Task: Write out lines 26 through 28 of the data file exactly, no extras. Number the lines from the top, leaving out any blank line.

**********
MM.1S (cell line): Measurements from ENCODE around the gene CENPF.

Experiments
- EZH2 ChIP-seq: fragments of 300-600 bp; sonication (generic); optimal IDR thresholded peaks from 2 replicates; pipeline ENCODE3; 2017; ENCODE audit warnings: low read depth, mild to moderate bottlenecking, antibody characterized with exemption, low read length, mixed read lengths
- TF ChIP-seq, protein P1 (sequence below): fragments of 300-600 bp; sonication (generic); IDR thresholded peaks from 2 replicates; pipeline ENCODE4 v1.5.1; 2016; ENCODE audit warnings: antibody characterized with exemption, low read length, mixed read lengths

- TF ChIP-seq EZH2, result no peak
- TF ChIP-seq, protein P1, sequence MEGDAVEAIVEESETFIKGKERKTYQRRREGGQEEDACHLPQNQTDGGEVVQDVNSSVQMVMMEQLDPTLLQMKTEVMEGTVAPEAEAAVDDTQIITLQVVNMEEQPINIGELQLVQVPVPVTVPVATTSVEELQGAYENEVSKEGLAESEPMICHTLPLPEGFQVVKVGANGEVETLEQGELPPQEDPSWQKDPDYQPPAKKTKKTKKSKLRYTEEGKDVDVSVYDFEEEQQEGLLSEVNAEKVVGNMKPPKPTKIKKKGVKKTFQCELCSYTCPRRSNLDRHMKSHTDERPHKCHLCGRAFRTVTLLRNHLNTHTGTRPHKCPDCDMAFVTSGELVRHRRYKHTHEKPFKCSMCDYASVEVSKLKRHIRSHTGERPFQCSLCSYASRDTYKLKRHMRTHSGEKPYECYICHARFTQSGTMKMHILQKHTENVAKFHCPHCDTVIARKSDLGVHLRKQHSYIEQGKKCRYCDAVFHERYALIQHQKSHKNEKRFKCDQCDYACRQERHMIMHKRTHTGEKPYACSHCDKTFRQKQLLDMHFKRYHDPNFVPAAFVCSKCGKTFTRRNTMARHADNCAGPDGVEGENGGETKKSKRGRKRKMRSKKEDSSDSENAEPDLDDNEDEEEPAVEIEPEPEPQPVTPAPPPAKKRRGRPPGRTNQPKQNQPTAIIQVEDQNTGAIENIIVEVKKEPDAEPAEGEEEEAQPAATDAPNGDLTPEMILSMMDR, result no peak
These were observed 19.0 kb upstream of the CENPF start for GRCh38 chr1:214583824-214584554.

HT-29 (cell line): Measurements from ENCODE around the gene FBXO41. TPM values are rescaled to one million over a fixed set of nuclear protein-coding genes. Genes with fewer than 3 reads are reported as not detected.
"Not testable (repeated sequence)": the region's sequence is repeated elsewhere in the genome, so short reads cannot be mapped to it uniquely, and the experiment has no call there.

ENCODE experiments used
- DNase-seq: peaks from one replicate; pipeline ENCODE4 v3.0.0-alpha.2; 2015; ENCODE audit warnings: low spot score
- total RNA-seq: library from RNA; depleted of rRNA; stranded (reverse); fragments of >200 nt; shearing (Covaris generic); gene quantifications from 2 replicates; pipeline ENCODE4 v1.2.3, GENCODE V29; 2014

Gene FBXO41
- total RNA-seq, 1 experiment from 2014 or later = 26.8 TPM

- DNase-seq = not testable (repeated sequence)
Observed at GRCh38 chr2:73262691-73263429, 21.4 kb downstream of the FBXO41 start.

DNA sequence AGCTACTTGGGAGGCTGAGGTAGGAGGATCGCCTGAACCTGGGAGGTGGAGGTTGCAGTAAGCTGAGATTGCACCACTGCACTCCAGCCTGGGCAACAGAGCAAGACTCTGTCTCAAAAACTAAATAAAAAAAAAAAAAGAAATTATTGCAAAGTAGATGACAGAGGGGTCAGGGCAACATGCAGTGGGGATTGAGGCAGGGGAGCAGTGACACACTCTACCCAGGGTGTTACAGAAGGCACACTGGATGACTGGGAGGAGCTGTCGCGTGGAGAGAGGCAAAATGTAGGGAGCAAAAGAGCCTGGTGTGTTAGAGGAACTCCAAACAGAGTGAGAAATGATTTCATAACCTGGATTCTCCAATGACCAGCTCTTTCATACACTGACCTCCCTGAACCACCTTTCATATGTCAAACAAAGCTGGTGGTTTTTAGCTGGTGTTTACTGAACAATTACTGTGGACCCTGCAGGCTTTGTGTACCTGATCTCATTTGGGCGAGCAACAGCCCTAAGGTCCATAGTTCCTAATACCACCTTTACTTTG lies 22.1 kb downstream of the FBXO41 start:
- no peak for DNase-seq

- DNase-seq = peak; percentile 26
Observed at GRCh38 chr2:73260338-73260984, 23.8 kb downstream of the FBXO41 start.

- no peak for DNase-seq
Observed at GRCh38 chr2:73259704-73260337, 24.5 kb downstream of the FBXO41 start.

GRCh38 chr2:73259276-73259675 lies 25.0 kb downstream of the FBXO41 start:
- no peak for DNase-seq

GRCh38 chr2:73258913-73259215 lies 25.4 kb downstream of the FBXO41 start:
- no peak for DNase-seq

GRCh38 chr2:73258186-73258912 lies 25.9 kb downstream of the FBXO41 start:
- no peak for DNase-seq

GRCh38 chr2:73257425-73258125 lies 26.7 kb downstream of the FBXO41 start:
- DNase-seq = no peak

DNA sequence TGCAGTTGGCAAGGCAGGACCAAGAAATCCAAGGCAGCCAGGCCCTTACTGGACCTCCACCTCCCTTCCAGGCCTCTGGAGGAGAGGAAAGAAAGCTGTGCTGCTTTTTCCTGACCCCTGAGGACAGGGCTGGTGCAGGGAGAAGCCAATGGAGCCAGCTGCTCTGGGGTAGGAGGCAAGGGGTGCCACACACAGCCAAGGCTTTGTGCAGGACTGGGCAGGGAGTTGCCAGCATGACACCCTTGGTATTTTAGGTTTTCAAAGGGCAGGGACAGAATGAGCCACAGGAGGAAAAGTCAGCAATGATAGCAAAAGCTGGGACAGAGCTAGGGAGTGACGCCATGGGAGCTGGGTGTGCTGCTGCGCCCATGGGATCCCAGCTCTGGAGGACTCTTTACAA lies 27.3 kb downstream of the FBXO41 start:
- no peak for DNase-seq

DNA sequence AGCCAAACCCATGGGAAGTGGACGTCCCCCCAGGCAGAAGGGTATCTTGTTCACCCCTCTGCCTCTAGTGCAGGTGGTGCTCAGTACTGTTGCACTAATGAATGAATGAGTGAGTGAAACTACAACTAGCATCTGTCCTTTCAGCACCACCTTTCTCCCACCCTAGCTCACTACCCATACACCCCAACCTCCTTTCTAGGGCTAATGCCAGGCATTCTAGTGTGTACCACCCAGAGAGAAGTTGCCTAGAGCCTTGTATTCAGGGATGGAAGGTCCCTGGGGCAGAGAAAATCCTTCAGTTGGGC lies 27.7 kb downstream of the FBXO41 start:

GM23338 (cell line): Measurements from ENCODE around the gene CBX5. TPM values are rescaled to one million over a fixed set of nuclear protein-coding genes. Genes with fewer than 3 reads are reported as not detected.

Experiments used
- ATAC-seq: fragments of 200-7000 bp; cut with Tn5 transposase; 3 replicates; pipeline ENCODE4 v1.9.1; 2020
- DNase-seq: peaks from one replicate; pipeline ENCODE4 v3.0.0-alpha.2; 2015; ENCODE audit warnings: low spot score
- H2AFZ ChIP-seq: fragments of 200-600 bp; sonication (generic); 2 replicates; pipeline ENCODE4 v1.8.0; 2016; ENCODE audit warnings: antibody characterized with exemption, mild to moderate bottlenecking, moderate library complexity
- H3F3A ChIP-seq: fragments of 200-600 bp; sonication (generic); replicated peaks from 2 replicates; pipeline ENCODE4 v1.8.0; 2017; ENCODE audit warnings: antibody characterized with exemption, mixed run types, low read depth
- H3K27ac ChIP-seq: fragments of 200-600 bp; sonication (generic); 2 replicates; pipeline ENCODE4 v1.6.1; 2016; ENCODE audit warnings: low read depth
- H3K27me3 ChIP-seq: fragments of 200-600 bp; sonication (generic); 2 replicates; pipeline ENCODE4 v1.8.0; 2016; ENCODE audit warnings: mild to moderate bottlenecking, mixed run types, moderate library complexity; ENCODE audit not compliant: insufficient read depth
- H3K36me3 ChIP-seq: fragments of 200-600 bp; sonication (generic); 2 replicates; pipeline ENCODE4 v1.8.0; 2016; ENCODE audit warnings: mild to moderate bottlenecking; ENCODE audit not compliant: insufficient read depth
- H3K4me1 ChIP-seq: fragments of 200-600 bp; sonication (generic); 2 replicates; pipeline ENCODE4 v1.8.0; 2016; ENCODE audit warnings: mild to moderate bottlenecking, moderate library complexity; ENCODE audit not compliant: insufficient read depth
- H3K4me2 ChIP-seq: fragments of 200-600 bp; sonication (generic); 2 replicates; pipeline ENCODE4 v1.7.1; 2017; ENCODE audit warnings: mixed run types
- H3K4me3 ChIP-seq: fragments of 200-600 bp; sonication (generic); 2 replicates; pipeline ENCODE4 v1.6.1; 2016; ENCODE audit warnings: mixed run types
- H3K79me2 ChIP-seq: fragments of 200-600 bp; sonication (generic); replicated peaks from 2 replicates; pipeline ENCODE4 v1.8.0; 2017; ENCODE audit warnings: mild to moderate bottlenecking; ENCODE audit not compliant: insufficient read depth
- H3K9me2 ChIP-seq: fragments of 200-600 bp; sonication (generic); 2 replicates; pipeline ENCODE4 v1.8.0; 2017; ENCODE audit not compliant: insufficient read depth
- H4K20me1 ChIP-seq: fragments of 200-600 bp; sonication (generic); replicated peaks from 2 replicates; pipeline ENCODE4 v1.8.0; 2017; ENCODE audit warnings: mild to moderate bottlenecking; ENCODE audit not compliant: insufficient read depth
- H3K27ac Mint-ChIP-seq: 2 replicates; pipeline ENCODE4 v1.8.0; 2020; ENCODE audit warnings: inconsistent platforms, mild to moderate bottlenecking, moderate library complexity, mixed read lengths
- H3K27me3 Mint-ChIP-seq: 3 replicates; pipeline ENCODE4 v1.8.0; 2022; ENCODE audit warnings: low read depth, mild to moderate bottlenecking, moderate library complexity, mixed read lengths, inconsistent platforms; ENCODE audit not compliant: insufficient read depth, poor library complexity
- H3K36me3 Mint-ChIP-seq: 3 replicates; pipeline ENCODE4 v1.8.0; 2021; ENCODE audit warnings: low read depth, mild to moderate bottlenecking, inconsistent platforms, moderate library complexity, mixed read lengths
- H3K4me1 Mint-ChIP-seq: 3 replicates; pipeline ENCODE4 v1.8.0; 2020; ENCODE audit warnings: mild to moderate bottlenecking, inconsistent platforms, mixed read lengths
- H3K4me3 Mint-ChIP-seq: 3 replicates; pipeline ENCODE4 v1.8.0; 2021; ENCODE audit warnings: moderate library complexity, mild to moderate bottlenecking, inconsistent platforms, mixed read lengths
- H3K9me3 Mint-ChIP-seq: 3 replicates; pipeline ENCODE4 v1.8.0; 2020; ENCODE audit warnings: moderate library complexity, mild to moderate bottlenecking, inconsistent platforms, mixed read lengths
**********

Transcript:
- no peak for DNase-seq

GRCh38 chr2:73258186-73258912 lies 25.9 kb downstream of the FBXO41 start:
- no peak for DNase-seq